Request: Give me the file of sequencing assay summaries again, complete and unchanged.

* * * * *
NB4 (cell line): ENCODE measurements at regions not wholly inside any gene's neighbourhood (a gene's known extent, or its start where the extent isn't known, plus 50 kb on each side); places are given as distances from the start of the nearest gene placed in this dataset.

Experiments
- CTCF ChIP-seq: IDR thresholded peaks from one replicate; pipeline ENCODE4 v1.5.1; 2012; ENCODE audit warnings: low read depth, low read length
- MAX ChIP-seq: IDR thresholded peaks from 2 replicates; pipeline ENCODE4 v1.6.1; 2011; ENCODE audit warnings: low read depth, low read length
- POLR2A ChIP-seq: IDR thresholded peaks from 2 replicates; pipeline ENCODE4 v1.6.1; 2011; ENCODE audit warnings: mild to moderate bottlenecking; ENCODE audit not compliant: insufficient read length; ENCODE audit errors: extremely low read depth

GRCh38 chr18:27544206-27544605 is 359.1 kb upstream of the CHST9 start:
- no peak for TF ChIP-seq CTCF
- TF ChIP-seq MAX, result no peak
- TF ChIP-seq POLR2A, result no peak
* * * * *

NB4 (cell line): ENCODE measurements at regions not wholly inside any gene's neighbourhood (a gene's known extent, or its start where the extent isn't known, plus 50 kb on each side); places are given as distances from the start of the nearest gene placed in this dataset.

Experiments
- CTCF ChIP-seq: IDR thresholded peaks from one replicate; pipeline ENCODE4 v1.5.1; 2012; ENCODE audit warnings: low read depth, low read length
- MAX ChIP-seq: IDR thresholded peaks from 2 replicates; pipeline ENCODE4 v1.6.1; 2011; ENCODE audit warnings: low read depth, low read length
- POLR2A ChIP-seq: IDR thresholded peaks from 2 replicates; pipeline ENCODE4 v1.6.1; 2011; ENCODE audit warnings: mild to moderate bottlenecking; ENCODE audit not compliant: insufficient read length; ENCODE audit errors: extremely low read depth

GRCh38 chr18:27544206-27544605 is 359.1 kb upstream of the CHST9 start:
- no peak for TF ChIP-seq CTCF
- TF ChIP-seq MAX, result no peak
- TF ChIP-seq POLR2A, result no peak